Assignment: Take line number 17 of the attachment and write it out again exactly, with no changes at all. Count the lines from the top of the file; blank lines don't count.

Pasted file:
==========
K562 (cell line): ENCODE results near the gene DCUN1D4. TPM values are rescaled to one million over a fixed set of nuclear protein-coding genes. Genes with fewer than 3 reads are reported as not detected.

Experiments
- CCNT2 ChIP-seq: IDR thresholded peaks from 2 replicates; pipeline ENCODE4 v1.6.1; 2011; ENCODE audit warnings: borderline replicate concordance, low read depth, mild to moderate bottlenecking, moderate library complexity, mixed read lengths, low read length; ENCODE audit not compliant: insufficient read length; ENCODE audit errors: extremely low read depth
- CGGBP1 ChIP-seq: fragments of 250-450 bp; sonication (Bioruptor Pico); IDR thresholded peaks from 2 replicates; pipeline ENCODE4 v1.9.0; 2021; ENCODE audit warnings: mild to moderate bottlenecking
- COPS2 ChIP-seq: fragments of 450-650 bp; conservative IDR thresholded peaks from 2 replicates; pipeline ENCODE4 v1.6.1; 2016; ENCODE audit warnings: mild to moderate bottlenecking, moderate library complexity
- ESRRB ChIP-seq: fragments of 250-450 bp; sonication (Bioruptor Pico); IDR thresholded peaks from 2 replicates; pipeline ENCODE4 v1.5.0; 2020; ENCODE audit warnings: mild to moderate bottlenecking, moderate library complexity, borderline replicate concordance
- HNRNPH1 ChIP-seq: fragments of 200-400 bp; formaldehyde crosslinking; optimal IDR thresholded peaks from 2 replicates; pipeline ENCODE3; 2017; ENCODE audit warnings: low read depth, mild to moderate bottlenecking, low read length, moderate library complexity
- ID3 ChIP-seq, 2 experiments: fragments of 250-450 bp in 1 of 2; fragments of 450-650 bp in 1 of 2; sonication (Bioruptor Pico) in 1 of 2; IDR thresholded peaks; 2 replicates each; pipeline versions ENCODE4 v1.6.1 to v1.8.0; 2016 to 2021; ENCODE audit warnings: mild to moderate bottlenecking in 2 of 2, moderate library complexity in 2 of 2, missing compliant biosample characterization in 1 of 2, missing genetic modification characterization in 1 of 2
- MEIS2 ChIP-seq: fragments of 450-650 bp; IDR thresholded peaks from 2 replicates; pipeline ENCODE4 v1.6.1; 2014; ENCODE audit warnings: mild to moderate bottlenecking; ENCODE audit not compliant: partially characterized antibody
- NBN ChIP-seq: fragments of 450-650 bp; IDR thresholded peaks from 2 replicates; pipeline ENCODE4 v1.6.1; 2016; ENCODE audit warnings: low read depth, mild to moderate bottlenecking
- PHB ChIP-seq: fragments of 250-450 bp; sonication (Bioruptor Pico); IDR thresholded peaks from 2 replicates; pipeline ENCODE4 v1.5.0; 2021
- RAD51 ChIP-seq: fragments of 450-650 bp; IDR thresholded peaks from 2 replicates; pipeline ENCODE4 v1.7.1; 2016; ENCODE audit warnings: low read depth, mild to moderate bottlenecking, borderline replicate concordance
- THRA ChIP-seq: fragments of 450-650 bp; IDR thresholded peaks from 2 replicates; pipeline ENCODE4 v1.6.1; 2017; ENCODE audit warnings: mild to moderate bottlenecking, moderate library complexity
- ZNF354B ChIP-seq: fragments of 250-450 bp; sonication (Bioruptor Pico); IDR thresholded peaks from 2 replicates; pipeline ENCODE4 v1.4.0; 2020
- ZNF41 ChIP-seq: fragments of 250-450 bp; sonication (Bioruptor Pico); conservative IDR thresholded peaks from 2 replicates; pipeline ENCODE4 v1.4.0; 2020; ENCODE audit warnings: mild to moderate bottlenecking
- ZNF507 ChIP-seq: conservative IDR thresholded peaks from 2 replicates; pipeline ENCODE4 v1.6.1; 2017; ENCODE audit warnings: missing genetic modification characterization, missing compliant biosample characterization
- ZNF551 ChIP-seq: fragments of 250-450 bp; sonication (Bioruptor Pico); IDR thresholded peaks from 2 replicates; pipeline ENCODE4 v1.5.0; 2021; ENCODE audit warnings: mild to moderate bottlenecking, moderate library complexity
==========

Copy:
- ZNF551 ChIP-seq: fragments of 250-450 bp; sonication (Bioruptor Pico); IDR thresholded peaks from 2 replicates; pipeline ENCODE4 v1.5.0; 2021; ENCODE audit warnings: mild to moderate bottlenecking, moderate library complexity